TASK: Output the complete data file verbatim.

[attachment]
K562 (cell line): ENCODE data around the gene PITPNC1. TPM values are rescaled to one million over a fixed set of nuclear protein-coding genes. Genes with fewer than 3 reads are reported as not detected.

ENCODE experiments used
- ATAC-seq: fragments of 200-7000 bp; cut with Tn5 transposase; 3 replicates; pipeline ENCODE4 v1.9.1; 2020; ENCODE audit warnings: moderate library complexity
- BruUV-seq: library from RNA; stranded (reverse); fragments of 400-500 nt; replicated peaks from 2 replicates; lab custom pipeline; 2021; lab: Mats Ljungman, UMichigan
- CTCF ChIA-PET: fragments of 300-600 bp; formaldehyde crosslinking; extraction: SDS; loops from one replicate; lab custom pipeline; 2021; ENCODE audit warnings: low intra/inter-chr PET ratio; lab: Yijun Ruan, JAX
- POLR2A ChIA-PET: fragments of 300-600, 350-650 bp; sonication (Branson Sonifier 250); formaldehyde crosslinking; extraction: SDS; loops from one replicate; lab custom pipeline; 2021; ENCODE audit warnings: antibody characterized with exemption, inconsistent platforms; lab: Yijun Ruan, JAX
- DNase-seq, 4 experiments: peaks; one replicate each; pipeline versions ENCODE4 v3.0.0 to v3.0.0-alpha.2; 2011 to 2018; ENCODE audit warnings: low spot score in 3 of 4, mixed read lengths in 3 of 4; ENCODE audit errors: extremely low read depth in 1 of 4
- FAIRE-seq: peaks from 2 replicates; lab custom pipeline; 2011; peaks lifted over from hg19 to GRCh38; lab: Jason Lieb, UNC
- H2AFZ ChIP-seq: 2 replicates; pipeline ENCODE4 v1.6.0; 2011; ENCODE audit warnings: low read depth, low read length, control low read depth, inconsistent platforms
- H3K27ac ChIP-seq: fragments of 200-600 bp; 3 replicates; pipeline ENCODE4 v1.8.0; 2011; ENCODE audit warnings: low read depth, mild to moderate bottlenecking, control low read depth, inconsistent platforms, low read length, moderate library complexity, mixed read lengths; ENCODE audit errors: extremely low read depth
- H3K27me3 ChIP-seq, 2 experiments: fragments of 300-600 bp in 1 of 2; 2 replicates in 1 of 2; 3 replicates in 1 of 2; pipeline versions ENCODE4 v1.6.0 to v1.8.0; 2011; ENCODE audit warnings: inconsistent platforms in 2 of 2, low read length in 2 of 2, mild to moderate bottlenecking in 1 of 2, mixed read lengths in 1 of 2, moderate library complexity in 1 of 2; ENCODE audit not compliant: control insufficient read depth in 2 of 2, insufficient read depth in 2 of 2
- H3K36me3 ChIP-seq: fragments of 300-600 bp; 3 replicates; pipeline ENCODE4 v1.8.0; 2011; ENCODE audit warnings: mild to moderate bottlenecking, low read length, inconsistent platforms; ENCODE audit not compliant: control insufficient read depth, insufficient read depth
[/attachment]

K562 (cell line): ENCODE data around the gene PITPNC1. TPM values are rescaled to one million over a fixed set of nuclear protein-coding genes. Genes with fewer than 3 reads are reported as not detected.

ENCODE experiments used
- ATAC-seq: fragments of 200-7000 bp; cut with Tn5 transposase; 3 replicates; pipeline ENCODE4 v1.9.1; 2020; ENCODE audit warnings: moderate library complexity
- BruUV-seq: library from RNA; stranded (reverse); fragments of 400-500 nt; replicated peaks from 2 replicates; lab custom pipeline; 2021; lab: Mats Ljungman, UMichigan
- CTCF ChIA-PET: fragments of 300-600 bp; formaldehyde crosslinking; extraction: SDS; loops from one replicate; lab custom pipeline; 2021; ENCODE audit warnings: low intra/inter-chr PET ratio; lab: Yijun Ruan, JAX
- POLR2A ChIA-PET: fragments of 300-600, 350-650 bp; sonication (Branson Sonifier 250); formaldehyde crosslinking; extraction: SDS; loops from one replicate; lab custom pipeline; 2021; ENCODE audit warnings: antibody characterized with exemption, inconsistent platforms; lab: Yijun Ruan, JAX
- DNase-seq, 4 experiments: peaks; one replicate each; pipeline versions ENCODE4 v3.0.0 to v3.0.0-alpha.2; 2011 to 2018; ENCODE audit warnings: low spot score in 3 of 4, mixed read lengths in 3 of 4; ENCODE audit errors: extremely low read depth in 1 of 4
- FAIRE-seq: peaks from 2 replicates; lab custom pipeline; 2011; peaks lifted over from hg19 to GRCh38; lab: Jason Lieb, UNC
- H2AFZ ChIP-seq: 2 replicates; pipeline ENCODE4 v1.6.0; 2011; ENCODE audit warnings: low read depth, low read length, control low read depth, inconsistent platforms
- H3K27ac ChIP-seq: fragments of 200-600 bp; 3 replicates; pipeline ENCODE4 v1.8.0; 2011; ENCODE audit warnings: low read depth, mild to moderate bottlenecking, control low read depth, inconsistent platforms, low read length, moderate library complexity, mixed read lengths; ENCODE audit errors: extremely low read depth
- H3K27me3 ChIP-seq, 2 experiments: fragments of 300-600 bp in 1 of 2; 2 replicates in 1 of 2; 3 replicates in 1 of 2; pipeline versions ENCODE4 v1.6.0 to v1.8.0; 2011; ENCODE audit warnings: inconsistent platforms in 2 of 2, low read length in 2 of 2, mild to moderate bottlenecking in 1 of 2, mixed read lengths in 1 of 2, moderate library complexity in 1 of 2; ENCODE audit not compliant: control insufficient read depth in 2 of 2, insufficient read depth in 2 of 2
- H3K36me3 ChIP-seq: fragments of 300-600 bp; 3 replicates; pipeline ENCODE4 v1.8.0; 2011; ENCODE audit warnings: mild to moderate bottlenecking, low read length, inconsistent platforms; ENCODE audit not compliant: control insufficient read depth, insufficient read depth